By the summer of 2008, the microscopic E.coli O157:H7 worked its way from a wild pig’s intestine, dropped in feces onto California soil, sucked up into the stems of spinach leaves to be harvested for packaging, and shipped across the country. Ruth had the misfortune of pulling a bag of the contaminated spinach off her local Hy-Vee supermarket’s produce shelves in Cedar Rapids, Iowa, where it turned her young family’s life upside down. The tiny pinewood coffin was handmade, lovingly cut and sanded by the child’s older cousin, Liam, and Uncle Bob at the request of his grieving parents. It was a simple box, a reflection of his parents’ deeply held religious belief that salvation was not found in material things. The family arrived for the funeral dressed in their Sunday best, lined up at the front of the church to stoically acknowledge family and friends who had traveled to pay their respects. They had spent the past week by his bedside praying his frail body would overcome the bacteria that eventually shut down his kidneys. Three weeks earlier his mother had made him a smoothie, blending organic apple juice, bananas, and bagged spinach into a healthy snack. Ruth called it her “special green shake” to get the children to drink it. Now she stood at the altar of the small church they came to every Sunday, silent over her young son’s coffin.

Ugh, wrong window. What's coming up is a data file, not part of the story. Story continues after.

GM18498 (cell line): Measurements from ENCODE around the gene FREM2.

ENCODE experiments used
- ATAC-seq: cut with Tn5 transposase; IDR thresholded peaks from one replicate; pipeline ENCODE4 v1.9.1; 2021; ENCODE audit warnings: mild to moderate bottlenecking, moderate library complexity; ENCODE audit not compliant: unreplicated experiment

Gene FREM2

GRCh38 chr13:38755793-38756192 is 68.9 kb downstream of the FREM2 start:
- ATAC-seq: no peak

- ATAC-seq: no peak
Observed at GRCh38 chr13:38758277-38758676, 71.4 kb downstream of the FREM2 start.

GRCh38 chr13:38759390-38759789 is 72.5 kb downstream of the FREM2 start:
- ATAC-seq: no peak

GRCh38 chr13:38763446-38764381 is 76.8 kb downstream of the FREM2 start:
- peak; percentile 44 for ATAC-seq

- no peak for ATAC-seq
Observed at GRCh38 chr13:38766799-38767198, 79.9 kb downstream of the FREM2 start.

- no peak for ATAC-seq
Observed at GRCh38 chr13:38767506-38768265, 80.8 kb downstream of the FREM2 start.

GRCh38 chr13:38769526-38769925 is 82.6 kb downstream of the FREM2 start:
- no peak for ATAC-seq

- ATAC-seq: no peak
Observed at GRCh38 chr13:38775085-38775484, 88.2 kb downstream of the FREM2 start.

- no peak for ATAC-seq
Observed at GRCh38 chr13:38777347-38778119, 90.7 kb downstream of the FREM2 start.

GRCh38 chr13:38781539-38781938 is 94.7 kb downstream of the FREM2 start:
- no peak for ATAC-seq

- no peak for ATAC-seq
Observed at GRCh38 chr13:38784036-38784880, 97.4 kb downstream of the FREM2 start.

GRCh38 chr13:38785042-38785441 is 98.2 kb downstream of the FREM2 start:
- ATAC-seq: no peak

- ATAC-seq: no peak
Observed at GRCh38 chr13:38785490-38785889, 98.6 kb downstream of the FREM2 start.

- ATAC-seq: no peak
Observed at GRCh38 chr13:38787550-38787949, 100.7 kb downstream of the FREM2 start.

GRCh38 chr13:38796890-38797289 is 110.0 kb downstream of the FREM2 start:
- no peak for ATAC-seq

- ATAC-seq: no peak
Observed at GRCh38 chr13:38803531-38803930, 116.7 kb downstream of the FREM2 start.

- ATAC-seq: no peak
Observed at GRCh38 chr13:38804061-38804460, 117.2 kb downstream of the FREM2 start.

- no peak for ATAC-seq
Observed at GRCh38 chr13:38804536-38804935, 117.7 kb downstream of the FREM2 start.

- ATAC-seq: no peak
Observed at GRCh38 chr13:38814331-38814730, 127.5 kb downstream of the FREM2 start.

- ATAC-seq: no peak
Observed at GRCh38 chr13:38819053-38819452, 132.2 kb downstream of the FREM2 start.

This is the intersection of my life. A bubble, inside this church, between the “before” and “after.” Nothing will ever be the same after I walk out this church door today, into the glaring sunlight, his coffin sealed forever. What is the word for a mother who loses a child? Not widow. Not orphan. There is no word to describe what I am now. Maybe I’ll wake up and realize this is all a horrible dream. The most realistic dream I’ve ever had. Please, God, let this be a nightmare. Let me wake up. Let me have my son back. Our life back. I just want everything to go back to normal.